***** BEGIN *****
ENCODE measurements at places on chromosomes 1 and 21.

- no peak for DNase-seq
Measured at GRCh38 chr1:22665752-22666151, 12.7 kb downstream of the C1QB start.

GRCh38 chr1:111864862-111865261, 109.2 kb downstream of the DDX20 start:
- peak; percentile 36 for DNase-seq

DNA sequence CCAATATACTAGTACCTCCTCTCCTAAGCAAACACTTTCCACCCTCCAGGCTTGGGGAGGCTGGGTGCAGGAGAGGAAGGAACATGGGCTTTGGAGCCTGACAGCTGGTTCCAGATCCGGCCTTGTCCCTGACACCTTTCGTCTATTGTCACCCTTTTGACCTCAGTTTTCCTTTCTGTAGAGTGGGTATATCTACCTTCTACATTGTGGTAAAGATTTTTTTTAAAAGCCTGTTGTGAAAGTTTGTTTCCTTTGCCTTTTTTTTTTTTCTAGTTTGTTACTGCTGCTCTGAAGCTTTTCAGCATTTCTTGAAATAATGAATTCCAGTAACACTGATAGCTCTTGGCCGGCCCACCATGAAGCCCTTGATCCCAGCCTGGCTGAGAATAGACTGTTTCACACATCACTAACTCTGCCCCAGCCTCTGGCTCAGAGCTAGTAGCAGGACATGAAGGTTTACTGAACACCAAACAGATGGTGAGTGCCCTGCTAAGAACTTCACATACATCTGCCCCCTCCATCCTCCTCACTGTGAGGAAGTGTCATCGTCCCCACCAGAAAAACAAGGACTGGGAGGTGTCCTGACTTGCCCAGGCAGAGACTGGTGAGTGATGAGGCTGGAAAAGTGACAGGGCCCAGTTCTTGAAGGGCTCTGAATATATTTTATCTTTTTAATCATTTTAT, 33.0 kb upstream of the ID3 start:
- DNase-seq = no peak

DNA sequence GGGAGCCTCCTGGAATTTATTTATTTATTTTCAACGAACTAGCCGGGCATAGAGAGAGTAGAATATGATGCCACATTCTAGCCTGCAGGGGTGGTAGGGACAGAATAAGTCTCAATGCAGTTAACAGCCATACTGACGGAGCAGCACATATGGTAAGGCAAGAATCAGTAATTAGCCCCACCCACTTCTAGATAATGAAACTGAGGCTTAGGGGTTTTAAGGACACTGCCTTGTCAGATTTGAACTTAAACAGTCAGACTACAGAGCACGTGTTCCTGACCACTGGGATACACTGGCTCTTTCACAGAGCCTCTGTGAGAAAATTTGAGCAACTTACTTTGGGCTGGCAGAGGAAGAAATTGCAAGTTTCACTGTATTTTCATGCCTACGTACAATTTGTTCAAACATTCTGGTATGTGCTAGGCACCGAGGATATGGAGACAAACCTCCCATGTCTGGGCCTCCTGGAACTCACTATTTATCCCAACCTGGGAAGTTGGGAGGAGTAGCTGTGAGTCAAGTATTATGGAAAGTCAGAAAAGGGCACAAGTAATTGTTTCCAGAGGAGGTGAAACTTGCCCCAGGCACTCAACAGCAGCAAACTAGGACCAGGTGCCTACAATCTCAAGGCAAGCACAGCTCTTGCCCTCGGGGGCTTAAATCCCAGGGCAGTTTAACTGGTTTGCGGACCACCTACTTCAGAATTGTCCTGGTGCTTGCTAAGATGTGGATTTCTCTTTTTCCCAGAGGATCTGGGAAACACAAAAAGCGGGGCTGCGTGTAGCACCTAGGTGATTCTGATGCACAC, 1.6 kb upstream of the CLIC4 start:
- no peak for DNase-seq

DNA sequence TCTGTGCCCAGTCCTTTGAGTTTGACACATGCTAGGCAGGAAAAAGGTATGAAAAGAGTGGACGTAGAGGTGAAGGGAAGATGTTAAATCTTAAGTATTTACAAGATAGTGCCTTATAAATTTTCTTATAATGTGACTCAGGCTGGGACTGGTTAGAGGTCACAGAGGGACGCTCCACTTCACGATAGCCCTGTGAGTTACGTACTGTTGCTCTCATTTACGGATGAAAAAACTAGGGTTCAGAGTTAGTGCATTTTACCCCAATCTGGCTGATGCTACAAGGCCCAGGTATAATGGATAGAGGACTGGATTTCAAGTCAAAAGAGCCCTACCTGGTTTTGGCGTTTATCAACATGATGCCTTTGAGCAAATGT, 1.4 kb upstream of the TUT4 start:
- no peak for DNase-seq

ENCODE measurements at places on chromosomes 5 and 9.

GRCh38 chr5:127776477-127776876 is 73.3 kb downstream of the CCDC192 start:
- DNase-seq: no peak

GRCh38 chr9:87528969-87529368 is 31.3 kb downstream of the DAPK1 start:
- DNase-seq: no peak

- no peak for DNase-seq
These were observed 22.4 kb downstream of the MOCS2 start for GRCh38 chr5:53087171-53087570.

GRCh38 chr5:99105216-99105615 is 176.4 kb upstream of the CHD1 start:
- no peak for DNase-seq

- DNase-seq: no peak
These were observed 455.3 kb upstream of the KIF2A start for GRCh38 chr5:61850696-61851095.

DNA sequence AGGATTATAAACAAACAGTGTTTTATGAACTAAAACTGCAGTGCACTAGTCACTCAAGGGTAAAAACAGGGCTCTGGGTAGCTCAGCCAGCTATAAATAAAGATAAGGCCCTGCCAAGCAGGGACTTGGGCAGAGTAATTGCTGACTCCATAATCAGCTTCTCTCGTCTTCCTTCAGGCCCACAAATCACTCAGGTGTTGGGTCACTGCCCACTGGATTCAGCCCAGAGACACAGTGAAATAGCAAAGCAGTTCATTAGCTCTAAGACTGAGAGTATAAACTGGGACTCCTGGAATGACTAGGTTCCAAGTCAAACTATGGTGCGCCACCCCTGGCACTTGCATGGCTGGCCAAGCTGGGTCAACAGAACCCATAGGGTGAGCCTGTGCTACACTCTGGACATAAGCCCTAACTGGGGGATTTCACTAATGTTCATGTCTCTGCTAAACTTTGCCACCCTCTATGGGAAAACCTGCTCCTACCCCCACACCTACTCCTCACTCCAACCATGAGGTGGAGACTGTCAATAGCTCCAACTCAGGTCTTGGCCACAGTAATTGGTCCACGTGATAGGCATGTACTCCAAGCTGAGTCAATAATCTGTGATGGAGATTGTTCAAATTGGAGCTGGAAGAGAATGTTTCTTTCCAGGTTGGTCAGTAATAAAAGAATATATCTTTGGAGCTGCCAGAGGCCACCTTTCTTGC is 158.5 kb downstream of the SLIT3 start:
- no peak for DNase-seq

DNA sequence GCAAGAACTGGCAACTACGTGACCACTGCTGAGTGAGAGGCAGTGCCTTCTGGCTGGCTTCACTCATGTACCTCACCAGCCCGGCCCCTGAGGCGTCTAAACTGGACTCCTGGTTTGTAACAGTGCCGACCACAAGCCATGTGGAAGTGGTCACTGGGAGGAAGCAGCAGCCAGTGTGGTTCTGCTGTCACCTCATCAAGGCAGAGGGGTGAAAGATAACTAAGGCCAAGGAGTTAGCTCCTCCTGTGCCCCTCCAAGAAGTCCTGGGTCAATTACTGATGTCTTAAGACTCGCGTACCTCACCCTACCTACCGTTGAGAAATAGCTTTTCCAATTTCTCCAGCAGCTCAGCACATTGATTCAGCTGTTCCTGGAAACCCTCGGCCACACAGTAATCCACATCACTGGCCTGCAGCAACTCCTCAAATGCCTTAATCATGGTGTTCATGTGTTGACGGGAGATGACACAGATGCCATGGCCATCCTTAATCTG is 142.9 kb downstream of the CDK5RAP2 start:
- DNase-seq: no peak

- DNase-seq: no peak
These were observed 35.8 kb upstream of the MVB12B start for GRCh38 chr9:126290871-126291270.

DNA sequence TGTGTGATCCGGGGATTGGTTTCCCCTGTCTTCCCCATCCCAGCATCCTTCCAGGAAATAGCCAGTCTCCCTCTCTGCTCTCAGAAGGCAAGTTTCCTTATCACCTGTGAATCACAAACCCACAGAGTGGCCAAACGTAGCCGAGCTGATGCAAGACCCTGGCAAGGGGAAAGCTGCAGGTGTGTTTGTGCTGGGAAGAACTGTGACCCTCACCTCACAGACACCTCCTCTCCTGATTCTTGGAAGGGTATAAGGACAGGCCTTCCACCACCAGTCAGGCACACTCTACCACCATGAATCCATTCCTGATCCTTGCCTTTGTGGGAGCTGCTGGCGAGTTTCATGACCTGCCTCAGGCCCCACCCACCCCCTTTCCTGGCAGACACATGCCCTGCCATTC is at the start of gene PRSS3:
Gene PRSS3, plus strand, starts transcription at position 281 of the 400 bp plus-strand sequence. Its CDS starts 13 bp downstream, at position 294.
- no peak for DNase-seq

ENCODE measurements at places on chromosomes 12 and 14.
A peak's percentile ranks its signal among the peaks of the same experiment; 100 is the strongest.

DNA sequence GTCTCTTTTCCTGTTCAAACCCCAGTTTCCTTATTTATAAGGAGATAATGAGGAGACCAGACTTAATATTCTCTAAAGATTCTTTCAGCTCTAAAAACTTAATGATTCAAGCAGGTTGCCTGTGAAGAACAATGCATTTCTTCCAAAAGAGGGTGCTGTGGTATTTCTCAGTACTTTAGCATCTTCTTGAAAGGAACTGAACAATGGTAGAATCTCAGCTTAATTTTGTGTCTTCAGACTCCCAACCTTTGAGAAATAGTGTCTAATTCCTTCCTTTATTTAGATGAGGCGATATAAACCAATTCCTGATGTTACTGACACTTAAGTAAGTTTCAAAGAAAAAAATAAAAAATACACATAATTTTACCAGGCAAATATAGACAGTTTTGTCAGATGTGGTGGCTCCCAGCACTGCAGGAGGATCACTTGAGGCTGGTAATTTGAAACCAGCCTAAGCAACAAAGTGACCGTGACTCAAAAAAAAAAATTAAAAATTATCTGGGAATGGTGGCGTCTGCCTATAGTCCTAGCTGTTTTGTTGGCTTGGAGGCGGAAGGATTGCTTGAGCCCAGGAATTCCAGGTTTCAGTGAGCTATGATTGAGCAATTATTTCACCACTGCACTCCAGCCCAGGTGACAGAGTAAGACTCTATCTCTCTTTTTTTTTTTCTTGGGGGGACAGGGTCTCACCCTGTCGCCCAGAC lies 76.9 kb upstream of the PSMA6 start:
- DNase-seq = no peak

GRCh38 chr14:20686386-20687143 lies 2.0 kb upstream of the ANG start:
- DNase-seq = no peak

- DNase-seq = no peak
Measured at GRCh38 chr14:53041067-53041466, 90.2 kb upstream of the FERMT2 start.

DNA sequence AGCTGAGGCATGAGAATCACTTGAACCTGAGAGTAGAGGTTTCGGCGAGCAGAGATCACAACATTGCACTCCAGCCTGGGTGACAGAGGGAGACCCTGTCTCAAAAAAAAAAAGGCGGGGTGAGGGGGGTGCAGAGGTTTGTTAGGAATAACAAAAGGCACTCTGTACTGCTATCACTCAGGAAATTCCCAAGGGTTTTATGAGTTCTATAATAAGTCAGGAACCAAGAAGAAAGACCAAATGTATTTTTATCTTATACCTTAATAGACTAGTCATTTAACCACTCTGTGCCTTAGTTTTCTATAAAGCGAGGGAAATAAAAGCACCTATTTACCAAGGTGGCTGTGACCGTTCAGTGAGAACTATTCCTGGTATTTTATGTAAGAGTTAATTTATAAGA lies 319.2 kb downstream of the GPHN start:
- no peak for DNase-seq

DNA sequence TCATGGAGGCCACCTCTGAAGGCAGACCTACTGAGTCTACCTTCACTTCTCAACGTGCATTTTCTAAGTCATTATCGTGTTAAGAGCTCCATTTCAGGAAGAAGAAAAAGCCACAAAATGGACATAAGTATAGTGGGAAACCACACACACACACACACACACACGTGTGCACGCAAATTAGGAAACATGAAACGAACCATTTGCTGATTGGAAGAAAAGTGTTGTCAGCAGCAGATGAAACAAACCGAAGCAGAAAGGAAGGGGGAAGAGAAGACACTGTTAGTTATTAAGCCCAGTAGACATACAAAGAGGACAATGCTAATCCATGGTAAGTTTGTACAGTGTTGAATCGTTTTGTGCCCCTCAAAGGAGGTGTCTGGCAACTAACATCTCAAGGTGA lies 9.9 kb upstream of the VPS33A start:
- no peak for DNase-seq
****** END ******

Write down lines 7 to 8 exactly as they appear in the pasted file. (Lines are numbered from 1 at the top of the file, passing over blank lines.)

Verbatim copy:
- DNase-seq = no peak

DNA sequence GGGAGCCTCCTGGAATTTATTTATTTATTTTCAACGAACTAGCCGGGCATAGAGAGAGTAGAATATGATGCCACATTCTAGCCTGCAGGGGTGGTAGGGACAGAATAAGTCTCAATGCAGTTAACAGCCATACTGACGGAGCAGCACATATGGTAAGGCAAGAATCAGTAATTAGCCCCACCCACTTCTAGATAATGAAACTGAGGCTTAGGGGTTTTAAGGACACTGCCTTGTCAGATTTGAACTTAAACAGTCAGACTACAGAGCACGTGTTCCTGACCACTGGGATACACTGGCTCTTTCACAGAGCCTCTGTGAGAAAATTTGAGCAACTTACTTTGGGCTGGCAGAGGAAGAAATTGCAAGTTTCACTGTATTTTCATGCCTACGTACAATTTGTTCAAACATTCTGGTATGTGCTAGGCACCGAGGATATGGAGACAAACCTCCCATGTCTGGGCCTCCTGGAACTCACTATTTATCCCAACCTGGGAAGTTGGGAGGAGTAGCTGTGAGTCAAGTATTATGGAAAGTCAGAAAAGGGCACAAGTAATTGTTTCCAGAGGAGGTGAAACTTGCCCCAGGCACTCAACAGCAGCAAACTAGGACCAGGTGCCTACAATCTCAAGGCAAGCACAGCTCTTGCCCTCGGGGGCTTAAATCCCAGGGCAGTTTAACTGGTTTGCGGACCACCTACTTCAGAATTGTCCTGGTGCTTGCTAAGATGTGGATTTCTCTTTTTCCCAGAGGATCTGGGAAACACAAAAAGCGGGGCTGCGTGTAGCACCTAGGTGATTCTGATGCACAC, 1.6 kb upstream of the CLIC4 start: